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As a part of the students’ education at CIA Greystone in St. Helena, they gain hands-on experience cooking and serving food at the Gatehouse Restaurant. Housed in what was the old stone gatehouse, a group of students led by instructors Michael Wille and Keith Rada learn what it means to interact with real, paying customers. Half of each team spends seven weeks cooking the meals and then switches sides for seven weeks to serve them.

Beyond the charming rock building and interior walls covered with local art, what is most compelling about the Gatehouse is that many of the guests don’t realize it’s a student-run restaurant. This is because the quality of the service and food don’t indicate anything other than a professional-level experience. Does this mean to say that every dish and each interaction with a server is at a Michelin three-star level? No, but if my few experiences are representative, they might just be getting close to the Michelin one-star level. And that’s just what they are shooting for.

“We have an aspirational goal to become the first student-run restaurant to obtain a Michelin star,” General Manager Adam Busby said. “Beyond the service and food preparation, the students are also learning about wine, menu development and reservation strategies and technologies.”

Part of the reservation strategy is to precharge $10, which, according to Busby, has reduced the no-show rate from 12 to 20 percent down to 1 percent.

Meal options include three- or four-course prix-fixe menus ($45 or $55) with optional wine pairings (an additional $40 or $50). Course options can come from any of the four sections of the menu, with a guest who prefers four courses of dessert accommodated. However, I recommend taking a more standard approach to menu ordering or asking for recommendations from the student-servers, who are being graded, by the way.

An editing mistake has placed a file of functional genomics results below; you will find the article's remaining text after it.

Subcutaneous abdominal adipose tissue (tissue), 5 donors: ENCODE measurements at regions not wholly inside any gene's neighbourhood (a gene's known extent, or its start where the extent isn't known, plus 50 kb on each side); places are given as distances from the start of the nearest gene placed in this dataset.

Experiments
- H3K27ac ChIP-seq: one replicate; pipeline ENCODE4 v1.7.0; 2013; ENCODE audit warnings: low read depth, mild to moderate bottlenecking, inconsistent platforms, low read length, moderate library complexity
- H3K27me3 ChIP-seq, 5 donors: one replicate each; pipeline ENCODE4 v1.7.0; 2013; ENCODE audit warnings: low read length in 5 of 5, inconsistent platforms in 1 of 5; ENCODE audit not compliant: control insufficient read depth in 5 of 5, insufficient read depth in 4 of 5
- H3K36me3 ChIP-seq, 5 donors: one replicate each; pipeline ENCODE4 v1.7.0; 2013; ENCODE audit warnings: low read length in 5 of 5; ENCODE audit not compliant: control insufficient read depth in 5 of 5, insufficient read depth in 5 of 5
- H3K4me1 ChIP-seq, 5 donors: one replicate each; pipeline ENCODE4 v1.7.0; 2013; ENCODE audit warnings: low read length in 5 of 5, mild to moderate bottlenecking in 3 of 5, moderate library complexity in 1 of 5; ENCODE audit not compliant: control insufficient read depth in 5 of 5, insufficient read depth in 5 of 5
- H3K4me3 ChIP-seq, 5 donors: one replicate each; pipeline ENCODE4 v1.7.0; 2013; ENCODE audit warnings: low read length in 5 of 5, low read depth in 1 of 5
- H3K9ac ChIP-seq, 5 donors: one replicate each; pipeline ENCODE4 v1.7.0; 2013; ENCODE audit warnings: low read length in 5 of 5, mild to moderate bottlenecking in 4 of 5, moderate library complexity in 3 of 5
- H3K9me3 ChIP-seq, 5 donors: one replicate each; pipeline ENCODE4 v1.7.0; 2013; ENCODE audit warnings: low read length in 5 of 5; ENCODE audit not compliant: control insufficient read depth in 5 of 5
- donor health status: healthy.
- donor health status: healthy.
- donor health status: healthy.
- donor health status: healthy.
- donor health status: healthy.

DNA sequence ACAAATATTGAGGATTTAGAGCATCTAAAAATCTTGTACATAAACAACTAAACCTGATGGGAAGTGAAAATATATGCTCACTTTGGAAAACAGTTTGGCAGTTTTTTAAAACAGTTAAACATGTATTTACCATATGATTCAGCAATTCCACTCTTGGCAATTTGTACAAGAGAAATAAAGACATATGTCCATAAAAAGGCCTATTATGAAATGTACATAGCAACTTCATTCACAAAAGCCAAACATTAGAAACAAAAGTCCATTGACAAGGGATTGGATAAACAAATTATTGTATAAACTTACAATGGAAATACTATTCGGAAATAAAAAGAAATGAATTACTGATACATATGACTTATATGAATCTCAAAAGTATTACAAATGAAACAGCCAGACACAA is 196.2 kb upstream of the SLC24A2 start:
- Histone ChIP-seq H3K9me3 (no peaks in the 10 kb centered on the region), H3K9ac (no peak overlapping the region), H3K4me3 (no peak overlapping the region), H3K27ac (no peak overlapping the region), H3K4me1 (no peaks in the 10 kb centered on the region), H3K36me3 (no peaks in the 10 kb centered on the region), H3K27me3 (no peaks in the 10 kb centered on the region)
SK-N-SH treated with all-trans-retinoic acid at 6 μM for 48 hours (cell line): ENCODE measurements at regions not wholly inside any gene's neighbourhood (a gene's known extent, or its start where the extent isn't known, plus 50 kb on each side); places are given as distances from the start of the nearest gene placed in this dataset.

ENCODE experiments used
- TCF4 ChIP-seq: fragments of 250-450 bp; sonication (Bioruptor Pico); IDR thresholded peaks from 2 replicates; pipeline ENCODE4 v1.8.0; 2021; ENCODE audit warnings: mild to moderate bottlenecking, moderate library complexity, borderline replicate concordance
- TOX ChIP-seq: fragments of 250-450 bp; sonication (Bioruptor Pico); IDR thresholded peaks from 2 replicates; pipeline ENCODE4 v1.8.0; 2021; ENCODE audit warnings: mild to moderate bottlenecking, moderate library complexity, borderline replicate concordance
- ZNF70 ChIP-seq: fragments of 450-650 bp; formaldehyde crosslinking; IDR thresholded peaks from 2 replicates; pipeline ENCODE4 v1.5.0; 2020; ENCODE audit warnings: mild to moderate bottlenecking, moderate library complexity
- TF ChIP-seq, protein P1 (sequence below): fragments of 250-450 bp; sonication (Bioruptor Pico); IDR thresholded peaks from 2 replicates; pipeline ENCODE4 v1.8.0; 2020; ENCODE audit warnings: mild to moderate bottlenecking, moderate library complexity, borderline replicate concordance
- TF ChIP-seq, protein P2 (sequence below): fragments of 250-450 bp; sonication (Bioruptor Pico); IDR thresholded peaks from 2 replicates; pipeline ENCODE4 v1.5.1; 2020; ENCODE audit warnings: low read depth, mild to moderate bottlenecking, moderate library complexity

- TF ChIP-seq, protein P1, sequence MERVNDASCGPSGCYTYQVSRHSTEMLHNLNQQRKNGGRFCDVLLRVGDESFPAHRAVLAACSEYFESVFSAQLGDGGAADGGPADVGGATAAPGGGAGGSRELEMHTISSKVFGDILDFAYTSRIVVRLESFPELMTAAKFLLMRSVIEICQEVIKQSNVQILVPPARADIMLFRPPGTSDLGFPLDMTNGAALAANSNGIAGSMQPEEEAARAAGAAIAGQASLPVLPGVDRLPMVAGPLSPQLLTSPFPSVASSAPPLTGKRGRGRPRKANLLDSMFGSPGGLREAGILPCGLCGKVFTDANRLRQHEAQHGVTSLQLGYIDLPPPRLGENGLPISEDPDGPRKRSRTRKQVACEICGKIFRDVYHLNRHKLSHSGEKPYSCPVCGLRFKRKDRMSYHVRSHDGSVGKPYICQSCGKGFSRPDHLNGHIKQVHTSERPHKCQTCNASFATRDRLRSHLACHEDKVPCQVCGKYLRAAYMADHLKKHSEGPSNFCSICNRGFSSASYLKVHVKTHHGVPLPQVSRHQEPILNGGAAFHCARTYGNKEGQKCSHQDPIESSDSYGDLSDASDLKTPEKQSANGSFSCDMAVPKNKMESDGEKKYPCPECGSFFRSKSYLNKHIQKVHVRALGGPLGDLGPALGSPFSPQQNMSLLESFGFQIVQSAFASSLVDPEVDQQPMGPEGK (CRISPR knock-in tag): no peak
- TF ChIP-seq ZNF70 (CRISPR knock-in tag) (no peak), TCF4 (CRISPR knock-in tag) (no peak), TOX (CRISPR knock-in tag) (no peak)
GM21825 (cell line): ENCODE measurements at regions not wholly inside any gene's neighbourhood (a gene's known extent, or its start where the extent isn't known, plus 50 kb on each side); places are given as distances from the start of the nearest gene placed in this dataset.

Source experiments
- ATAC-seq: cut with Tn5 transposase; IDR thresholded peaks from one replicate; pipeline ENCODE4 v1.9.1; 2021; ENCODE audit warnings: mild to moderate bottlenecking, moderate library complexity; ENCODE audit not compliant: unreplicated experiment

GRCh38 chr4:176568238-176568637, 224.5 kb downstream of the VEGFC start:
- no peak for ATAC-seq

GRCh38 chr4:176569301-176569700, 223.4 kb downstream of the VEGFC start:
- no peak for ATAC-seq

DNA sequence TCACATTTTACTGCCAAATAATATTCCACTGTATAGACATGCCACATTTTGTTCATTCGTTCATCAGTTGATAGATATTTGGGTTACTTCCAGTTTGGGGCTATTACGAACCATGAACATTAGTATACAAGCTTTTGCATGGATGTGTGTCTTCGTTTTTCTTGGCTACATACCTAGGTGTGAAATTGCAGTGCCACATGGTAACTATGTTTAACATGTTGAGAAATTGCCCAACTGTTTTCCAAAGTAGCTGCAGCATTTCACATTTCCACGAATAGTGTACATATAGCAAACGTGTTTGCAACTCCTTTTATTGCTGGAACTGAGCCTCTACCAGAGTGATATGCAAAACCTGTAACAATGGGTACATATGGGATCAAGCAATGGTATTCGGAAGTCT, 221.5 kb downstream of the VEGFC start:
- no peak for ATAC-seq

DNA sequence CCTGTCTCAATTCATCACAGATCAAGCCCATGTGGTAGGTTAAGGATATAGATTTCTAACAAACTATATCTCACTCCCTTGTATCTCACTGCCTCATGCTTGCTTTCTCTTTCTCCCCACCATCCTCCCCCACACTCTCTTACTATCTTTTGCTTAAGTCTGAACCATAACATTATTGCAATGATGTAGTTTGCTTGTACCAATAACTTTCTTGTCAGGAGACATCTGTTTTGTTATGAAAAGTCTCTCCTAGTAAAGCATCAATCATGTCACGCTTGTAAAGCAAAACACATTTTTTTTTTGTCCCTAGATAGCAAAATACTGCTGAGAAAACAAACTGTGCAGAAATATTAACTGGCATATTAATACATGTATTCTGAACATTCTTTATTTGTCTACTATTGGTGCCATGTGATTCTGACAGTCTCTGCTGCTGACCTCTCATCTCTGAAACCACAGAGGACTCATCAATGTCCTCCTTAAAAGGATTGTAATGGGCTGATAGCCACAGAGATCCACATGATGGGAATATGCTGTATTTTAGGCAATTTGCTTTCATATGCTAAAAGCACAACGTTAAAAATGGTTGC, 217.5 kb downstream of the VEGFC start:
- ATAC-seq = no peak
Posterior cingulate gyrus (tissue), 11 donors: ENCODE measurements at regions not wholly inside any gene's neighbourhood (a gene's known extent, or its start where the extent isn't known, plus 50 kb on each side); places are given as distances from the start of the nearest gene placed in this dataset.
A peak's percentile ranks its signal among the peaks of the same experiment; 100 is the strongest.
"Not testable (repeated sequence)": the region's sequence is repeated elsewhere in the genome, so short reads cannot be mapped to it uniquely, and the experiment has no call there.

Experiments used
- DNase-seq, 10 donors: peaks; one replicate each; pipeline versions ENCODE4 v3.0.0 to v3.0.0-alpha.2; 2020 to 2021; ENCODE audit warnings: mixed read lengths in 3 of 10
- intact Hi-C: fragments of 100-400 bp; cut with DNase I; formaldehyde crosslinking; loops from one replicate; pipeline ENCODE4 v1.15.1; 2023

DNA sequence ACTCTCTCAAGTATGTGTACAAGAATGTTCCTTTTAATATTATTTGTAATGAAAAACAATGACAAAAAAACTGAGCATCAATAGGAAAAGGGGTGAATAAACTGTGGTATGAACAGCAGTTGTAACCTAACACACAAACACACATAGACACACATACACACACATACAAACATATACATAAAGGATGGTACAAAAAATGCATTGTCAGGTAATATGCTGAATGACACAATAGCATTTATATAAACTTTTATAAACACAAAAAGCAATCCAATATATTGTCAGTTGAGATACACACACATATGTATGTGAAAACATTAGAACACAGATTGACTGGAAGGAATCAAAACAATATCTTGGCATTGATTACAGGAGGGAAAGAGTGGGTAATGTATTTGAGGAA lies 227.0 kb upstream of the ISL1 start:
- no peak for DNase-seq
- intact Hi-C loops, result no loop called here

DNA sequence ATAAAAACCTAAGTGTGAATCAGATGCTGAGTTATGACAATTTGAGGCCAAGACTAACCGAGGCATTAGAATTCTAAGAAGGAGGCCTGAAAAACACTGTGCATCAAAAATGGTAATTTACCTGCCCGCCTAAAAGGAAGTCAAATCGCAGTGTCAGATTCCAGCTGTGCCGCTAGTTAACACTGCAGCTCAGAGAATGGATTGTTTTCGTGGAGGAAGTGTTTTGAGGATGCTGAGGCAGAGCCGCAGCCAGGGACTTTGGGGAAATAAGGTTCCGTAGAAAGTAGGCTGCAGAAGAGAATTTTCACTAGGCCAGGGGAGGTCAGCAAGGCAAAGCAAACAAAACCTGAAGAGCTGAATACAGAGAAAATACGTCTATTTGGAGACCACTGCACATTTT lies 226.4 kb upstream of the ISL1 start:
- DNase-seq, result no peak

According to Busby, because the CIA at Greystone is unable to advertise its restaurant with signs due to permit restrictions, most of the guests have learned about it by word of mouth. And that’s appropriate in this case because many of the dishes warrant post-dining discussion.

At a recent dinner, the fermented grape-leaf salad was bright and balanced and expertly and refreshingly paired with a Sherry from Sanlúcar de Barrameda, Spain. The gnocchi were slightly tough and a little under-seasoned but infused with nutty, student-made ricotta and roasted vegetables and paired with a lively Beaujolais.

Although the portion size was too small, the Liberty Duck with ginger jus was perfectly seasoned and cooked and made a delicious pairing with a fruity Morgan Pinot Noir. The student-designed chocolate mousse with “mirror glaçage” was colorful, fun and tasty and went nicely with the Madeira offered.

With the recent addition of the Copia facility in Napa, the CIA has a growing influence within the Napa Valley. Whereas in years past it may have been that their influence on the local ethos and culinary arts was indirect, that is shifting toward a more present and future-forward role.

“We have a responsibility to both our students and to the planet, and we take that seriously,” Busby said. “We continue to evolve, and we will always have our eye on crafting delicious food while at the same time building the culinary leaders of tomorrow.”

The CIA story

The Culinary Institute of America (CIA) in St. Helena is located in the grand and historic Greystone Cellars. Since 1995, hundreds of instructors and staff have worked there to educate thousands of aspiring culinarians and wine professionals. Much of the curriculum focuses on providing a solid foundation of the fundamental techniques and skills needed to become successful chefs, bakers and service professionals.

However, because new technologies, increasingly diverse career paths, and a growing understanding that food preparation techniques and trends can have broad environmental and societal impacts, the school continues to evolve with an eye to helping shape the future of food.

A historic food university

The first CIA opened in New Haven, Connecticut, in 1946, when two women — Frances Roth and Katharine Angell — opened a culinary trade school for veterans returning from World War II. The first school enrolled 50 students and employed a faculty consisting of a chef, a baker and a dietitian. Today, St. Helena’s Greystone campus is one of four CIA locations, with its main campus now located in Hyde Park, New York.